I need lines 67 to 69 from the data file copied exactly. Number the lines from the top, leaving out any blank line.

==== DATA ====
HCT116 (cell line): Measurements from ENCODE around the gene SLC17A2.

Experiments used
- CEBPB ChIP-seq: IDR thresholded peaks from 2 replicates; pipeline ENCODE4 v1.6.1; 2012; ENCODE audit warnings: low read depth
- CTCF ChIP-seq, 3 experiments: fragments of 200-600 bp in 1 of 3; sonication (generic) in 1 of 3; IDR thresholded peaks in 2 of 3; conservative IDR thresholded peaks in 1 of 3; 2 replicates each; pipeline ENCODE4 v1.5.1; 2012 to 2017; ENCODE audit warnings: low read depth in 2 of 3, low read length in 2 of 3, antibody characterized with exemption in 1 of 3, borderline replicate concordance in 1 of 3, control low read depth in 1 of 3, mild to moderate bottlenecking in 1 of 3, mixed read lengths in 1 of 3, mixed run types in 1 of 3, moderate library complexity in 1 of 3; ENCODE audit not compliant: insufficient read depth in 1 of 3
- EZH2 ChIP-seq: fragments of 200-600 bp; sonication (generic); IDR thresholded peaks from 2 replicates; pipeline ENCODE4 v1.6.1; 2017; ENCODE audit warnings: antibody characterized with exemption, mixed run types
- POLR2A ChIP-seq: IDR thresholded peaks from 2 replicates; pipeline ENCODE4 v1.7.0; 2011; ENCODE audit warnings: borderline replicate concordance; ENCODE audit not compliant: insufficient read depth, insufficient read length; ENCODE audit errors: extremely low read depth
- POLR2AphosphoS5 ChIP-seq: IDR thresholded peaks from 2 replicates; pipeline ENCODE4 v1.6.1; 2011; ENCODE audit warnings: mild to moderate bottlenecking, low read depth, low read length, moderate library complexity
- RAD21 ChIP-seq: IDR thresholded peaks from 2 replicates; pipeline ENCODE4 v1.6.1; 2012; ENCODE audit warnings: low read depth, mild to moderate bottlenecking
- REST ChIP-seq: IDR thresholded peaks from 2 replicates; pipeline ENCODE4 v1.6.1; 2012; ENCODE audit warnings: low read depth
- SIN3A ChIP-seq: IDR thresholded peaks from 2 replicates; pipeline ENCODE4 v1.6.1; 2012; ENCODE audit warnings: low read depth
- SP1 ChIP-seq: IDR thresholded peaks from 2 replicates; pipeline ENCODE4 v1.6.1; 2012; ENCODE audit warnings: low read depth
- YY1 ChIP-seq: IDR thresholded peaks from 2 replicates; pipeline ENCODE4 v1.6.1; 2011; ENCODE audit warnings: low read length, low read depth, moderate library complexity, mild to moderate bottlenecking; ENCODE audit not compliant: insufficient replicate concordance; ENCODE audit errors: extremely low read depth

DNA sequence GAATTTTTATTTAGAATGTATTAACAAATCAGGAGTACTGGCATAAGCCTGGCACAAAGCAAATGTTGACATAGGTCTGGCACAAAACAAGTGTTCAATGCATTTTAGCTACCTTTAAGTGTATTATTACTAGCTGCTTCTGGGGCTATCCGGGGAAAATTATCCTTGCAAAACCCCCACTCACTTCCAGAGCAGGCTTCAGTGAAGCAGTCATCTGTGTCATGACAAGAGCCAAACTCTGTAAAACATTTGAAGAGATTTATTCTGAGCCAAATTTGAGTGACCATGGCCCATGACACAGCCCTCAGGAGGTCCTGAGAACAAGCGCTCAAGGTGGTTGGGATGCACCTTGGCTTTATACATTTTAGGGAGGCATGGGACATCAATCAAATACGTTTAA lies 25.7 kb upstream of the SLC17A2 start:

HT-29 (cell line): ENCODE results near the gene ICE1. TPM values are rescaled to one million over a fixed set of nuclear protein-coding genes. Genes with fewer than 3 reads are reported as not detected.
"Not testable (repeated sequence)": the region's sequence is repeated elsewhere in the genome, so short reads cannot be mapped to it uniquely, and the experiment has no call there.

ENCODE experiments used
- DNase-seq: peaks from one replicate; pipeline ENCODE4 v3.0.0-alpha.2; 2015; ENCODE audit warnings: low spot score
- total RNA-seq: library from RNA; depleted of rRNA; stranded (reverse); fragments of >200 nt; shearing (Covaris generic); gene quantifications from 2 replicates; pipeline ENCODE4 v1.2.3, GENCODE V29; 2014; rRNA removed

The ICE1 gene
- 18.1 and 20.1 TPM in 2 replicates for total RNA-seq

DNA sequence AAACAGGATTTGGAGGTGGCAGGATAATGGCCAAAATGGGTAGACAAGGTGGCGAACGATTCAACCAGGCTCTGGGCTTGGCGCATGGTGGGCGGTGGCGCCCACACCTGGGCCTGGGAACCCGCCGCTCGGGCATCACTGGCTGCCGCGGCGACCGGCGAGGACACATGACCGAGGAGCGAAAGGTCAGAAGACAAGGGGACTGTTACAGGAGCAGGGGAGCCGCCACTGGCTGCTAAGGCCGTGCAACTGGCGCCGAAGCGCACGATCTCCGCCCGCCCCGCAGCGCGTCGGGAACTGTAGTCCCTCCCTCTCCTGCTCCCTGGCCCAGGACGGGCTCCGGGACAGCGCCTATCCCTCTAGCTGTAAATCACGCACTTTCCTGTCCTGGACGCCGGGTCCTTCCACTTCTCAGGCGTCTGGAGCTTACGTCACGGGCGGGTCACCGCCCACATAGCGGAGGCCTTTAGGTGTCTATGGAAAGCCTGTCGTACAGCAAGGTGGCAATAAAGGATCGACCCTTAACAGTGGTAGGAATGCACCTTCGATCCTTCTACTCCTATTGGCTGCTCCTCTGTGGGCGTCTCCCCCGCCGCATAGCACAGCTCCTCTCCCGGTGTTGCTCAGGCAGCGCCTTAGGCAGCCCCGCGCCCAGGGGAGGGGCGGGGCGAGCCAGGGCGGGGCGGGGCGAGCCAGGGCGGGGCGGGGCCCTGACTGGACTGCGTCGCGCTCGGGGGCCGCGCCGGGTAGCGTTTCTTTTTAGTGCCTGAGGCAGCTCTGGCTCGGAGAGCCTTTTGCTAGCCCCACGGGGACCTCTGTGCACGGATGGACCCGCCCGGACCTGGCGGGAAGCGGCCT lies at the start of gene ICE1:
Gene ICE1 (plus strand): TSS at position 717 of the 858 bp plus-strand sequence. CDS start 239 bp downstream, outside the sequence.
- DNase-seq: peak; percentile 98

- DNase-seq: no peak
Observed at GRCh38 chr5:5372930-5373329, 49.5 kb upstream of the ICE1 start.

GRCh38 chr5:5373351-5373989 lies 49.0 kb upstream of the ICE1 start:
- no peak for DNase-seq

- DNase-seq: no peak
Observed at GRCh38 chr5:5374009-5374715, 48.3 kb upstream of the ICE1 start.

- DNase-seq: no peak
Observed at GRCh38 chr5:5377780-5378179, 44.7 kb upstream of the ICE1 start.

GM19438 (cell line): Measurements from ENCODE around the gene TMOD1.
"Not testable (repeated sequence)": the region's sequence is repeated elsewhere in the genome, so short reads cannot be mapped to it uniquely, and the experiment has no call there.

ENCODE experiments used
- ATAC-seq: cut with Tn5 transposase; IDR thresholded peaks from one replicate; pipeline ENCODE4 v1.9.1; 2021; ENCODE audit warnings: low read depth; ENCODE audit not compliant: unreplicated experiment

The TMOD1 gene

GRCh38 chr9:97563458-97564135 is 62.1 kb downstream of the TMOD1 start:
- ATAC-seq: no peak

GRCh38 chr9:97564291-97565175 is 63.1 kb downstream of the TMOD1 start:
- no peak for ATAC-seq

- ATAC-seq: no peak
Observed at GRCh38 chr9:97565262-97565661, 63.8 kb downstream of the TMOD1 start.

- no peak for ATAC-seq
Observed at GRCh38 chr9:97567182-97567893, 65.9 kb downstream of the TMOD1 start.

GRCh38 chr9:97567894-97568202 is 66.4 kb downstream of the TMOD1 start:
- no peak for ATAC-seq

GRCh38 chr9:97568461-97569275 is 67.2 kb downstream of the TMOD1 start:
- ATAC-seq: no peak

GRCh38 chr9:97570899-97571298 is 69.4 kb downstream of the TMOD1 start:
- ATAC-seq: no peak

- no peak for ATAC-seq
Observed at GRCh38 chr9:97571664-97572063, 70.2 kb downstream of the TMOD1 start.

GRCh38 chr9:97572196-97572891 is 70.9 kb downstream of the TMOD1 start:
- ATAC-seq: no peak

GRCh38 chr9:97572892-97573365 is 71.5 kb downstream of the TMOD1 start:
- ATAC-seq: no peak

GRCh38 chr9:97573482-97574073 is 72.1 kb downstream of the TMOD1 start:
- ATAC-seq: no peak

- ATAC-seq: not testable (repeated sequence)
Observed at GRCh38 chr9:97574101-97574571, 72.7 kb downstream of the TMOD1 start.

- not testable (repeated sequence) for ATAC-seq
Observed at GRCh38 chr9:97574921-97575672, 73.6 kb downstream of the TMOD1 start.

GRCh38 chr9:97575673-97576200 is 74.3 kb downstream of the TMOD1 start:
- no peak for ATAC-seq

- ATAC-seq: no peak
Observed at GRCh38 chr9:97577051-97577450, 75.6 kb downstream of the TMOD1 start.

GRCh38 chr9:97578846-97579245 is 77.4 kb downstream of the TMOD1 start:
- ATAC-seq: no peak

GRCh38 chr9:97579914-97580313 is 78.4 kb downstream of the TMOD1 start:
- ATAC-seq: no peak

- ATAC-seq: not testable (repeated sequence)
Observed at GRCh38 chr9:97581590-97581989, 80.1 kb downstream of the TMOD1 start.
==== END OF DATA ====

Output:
GRCh38 chr9:97578846-97579245 is 77.4 kb downstream of the TMOD1 start:
- ATAC-seq: no peak

GRCh38 chr9:97579914-97580313 is 78.4 kb downstream of the TMOD1 start: